June 14, 1935

CON

Richard Bedford Bennett (Prime Minister; President of the Privy Council; Secretary of State for External Affairs)

Conservative (1867-1942)

Mr. BENNETT:

Just exactly what it

says.

Topic:   PRIVILEGE-MR. RALSTON
Permalink
LIB
CON

Richard Bedford Bennett (Prime Minister; President of the Privy Council; Secretary of State for External Affairs)

Conservative (1867-1942)

Mr. BENNETT:

There is no imputation

of any kind.

Topic:   PRIVILEGE-MR. RALSTON
Permalink
LIB
LIB

James Layton Ralston

Liberal

Mr. RALSTON:

I ask my right hon.

friend what he means by "what does it represent on the back of it"?

Topic:   PRIVILEGE-MR. RALSTON
Permalink
CON

Richard Bedford Bennett (Prime Minister; President of the Privy Council; Secretary of State for External Affairs)

Conservative (1867-1942)

Mr. BENNETT:

From whom the brief

was received.

Topic:   PRIVILEGE-MR. RALSTON
Permalink
LIB

James Layton Ralston

Liberal

Mr. RALSTON:

My right hon. friend as

a leading member of the bar, as a former president of the Canadian Bar Association, as a gentleman who has the keeping of the discipline and the good name of this House of Commons in his hands

Topic:   PRIVILEGE-MR. RALSTON
Permalink
CON

Richard Bedford Bennett (Prime Minister; President of the Privy Council; Secretary of State for External Affairs)

Conservative (1867-1942)

Mr. BENNETT:

Mr. Speaker, a question

of privilege does not involve the opportunity to cross-examine. The hon. member has made his statement and I have made mine.

M:r. RALSTON: Does my right hon.

friend think I am going to let it pass with the slipshod explanation he has made? I say that, my right hon. friend has made an imputation which will be regarded as an imputation by every lawyer in the country, and he knows it.

Topic:   PRIVILEGE-MR. RALSTON
Permalink
LIB
LIB
CON

Richard Bedford Bennett (Prime Minister; President of the Privy Council; Secretary of State for External Affairs)

Conservative (1867-1942)

Mr. BENNETT:

I said that I made no such imputation.

Topic:   PRIVILEGE-MR. RALSTON
Permalink
LIB

James Layton Ralston

Liberal

Mr. RALSTON:

Would my right hon. friend permit that statement from any other hon. member of this house and say that he made no imputation?

Topic:   PRIVILEGE-MR. RALSTON
Permalink
CON

Richard Bedford Bennett (Prime Minister; President of the Privy Council; Secretary of State for External Affairs)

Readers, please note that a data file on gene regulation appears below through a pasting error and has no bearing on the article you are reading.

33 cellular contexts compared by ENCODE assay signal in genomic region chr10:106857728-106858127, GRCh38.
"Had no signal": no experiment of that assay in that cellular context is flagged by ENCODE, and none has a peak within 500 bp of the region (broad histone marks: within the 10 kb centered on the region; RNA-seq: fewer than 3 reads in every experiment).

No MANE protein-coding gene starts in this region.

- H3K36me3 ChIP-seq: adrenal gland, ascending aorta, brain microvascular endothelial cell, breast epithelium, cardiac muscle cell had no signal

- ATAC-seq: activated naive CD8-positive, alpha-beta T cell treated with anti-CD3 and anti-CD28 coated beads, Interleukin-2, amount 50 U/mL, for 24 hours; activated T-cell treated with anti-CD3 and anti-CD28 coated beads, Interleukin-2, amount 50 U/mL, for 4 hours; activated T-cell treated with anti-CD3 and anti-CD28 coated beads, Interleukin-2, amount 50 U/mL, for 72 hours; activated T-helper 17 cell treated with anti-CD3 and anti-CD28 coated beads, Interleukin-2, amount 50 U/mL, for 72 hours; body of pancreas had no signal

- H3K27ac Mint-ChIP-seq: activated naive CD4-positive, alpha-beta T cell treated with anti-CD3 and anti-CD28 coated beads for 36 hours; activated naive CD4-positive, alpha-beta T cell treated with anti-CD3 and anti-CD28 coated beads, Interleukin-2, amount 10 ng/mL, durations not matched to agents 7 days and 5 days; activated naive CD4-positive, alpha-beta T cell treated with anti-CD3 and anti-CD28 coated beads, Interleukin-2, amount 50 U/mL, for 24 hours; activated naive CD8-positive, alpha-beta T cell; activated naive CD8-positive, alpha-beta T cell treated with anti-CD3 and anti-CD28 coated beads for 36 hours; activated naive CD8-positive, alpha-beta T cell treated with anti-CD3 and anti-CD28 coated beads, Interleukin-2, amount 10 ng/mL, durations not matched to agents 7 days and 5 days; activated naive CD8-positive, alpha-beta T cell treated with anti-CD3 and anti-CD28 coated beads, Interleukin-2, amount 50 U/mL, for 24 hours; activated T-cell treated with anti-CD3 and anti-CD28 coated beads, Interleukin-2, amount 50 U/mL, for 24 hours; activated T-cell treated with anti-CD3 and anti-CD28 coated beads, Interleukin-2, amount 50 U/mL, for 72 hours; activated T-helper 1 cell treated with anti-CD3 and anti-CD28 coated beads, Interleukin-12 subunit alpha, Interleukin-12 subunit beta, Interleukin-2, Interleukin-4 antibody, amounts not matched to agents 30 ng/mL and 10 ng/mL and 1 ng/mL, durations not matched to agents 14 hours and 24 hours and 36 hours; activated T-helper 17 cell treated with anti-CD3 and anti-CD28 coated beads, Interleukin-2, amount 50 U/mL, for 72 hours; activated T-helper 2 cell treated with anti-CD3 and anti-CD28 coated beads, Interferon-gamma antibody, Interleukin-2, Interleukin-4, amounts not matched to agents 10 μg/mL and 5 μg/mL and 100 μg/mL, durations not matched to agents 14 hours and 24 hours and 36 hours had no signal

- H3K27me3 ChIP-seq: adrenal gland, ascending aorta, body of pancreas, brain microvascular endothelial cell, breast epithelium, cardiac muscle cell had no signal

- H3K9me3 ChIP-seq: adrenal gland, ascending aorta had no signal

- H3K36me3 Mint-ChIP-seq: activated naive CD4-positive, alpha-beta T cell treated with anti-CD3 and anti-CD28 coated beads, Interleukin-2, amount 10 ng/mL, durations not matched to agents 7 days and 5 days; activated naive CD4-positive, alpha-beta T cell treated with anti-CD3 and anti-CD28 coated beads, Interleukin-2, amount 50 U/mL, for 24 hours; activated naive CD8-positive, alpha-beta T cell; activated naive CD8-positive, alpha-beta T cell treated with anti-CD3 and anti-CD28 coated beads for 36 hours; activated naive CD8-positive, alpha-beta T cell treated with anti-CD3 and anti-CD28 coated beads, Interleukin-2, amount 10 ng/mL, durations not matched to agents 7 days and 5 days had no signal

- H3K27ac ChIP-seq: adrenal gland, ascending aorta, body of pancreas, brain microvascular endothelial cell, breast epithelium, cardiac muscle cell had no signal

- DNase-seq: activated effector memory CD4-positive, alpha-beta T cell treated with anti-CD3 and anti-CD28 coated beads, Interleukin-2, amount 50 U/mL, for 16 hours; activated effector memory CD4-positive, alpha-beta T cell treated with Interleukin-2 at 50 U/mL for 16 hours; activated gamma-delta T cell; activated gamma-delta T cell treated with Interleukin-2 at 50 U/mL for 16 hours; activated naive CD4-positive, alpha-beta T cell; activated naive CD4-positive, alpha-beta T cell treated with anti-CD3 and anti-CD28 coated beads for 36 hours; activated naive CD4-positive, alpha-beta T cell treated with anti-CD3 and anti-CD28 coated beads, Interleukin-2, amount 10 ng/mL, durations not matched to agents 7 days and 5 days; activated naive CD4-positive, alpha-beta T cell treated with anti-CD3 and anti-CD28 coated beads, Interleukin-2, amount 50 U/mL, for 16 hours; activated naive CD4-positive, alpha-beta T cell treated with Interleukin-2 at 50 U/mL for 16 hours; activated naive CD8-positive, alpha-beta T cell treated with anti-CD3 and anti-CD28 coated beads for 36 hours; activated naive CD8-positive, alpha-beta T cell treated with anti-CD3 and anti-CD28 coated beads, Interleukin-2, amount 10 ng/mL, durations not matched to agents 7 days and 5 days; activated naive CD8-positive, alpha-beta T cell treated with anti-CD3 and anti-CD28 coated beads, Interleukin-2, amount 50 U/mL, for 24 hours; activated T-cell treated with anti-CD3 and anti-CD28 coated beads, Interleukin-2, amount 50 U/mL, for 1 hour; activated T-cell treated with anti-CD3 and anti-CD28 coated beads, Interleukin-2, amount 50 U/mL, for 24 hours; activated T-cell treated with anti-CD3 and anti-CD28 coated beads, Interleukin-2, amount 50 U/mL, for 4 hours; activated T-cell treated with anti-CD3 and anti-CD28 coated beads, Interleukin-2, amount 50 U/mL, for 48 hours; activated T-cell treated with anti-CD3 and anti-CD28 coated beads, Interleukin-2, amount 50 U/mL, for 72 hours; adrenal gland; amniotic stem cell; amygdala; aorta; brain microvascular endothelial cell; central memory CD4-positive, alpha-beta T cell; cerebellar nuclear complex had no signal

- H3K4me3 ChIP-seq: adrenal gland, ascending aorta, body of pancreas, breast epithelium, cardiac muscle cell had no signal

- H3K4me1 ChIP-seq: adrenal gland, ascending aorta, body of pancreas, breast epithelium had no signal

Conservative (1867-1942)

Mr. BENNETT:

I say that I made no imputation such as the hon. member has suggested.

Topic:   PRIVILEGE-MR. RALSTON
Permalink
LIB
CON

Richard Bedford Bennett (Prime Minister; President of the Privy Council; Secretary of State for External Affairs)

Conservative (1867-1942)

Mr. BENNETT:

I am not withdrawing anything.

Topic:   PRIVILEGE-MR. RALSTON
Permalink
LIB

James Layton Ralston

Liberal

Mr. RALSTON:

I ask the Prime Minister to explain what he meant by the words, "what does it represent on the back of it" if it was not an imputation?

Topic:   PRIVILEGE-MR. RALSTON
Permalink
CON

Richard Bedford Bennett (Prime Minister; President of the Privy Council; Secretary of State for External Affairs)

Conservative (1867-1942)

Mr. BENNETT:

Just what the words say.

Topic:   PRIVILEGE-MR. RALSTON
Permalink
CON

Pierre Édouard Blondin (Speaker of the Senate)

Conservative (1867-1942)

Mr. SPEAKER:

With regard to the question raised by the hon. member for Shelburne-Yarmouth (Mr. Ralston), I must say that I was in the house this afternoon when the Prime Minister (Mr. Bennett) made his statement and as a lawyer of some years standing at the bar I must confess frankly that I certainly did not take the imputation from the remarks of the Prime Minister which the hon. member for Shelburne-Yarmouth has. If I had taken any such imputation I certainly would have requested the Prime Minister to withdraw. The Prime Minister has stated that he made no imputation in the matter and naturally I must accept his statement. He has stated emphatically on more than one occasion since the question of privilege has been raised that he made no such imputation and that is the statement I am bound to accept.

Topic:   PRIVILEGE-MR. RALSTON
Permalink
LIB

James Layton Ralston

Liberal

Mr. RALSTON:

I do ask if the words mean anything at all. If they do not contain an imputation why were they used? Those words were immediately followed by the words, "That is the question." What do the words mean if they do not mean to impute what I have just suggested? Can your honour as a distinguished lawyer conceive of any other meaning than the imputation to which I have just referred?

Topic:   PRIVILEGE-MR. RALSTON
Permalink
CON

Pierre Édouard Blondin (Speaker of the Senate)

Conservative (1867-1942)

Mr. SPEAKER:

I must confess frankly that I do not take the imputation from the words that the hon. member has taken. I am sure he will agree with me that had I taken any such imputation it would have been my duty as Speaker to ask the Prime Minister to withdraw it. But I took no such imputation.

Topic:   PRIVILEGE-MR. RALSTON
Permalink

June 14, 1935